A married couple, who are both in their late 60s. They’ve been very successful in accumulating a real-estate portfolio (both commercial and residential) worth over $60 million held in a number of corporate structures (we’re not going to get into this today). They don’t plan on flipping them during their lifetime but plan on gifting them intact to their kids at death. Although the offer was made, we didn’t undergo the process of calculating their current and projected tax liability. They felt fairly confident that it’s a least in the $10 million range. They currently have over $15 million in liquid investable assets (most GICs and other fixed-income investments) that are available to address the pending tax liability. The question then becomes,…is this the most efficient use of their corporate dollars?
Sample Script (Real Estate Wealth/Shares in family business)
You’ve been very successful in amassing a significant real estate portfolio over the course of your lifetime. One of the challenges you’ll experience is transferring those assets , intact to your kids. The increasing value of real estate properties will mean a growing tax liability. At death, 50% of the increase in the value of the property will be taxed. Unlike your principal residence which is exempt from tax on the increase in its value, your real estate properties (ie rental properties) could trigger a significant capital gains tax if transferred to your kids. This may possibly force the liquidation of some of your hard-earned real estate assets that were earmarked for your family to pay for the tax. The question becomes, how do you want to pay for this?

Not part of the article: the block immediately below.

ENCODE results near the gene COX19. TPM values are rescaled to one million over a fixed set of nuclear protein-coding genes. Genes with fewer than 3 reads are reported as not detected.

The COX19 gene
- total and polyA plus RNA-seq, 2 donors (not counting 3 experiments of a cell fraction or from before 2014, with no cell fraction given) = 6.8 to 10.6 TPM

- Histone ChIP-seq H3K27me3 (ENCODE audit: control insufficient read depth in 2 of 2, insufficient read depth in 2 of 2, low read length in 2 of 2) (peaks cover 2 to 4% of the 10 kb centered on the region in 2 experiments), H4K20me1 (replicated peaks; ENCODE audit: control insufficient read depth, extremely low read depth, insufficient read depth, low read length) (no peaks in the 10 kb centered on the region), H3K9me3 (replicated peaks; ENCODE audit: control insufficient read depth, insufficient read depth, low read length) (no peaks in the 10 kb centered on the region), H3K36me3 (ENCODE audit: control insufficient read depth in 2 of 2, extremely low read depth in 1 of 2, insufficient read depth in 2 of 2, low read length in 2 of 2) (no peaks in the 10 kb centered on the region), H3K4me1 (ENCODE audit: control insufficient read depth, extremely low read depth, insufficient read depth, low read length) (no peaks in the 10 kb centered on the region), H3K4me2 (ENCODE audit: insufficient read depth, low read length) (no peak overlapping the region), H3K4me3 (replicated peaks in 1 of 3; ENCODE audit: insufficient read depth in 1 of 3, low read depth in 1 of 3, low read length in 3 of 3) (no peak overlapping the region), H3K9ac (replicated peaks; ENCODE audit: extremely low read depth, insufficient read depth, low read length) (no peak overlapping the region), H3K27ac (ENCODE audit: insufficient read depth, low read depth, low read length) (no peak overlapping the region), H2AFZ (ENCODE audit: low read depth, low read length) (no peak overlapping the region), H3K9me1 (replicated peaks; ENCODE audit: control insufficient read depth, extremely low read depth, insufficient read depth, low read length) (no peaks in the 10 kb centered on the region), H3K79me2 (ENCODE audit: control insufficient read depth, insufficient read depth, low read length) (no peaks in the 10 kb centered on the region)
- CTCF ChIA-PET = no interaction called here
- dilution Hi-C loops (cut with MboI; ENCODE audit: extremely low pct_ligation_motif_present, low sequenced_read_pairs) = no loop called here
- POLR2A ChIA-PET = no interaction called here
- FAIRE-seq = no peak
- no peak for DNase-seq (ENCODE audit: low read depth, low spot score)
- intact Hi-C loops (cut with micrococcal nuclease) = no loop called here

In the above script, you can substitute the “real-estate portfolio” asset for “shares in a family business.”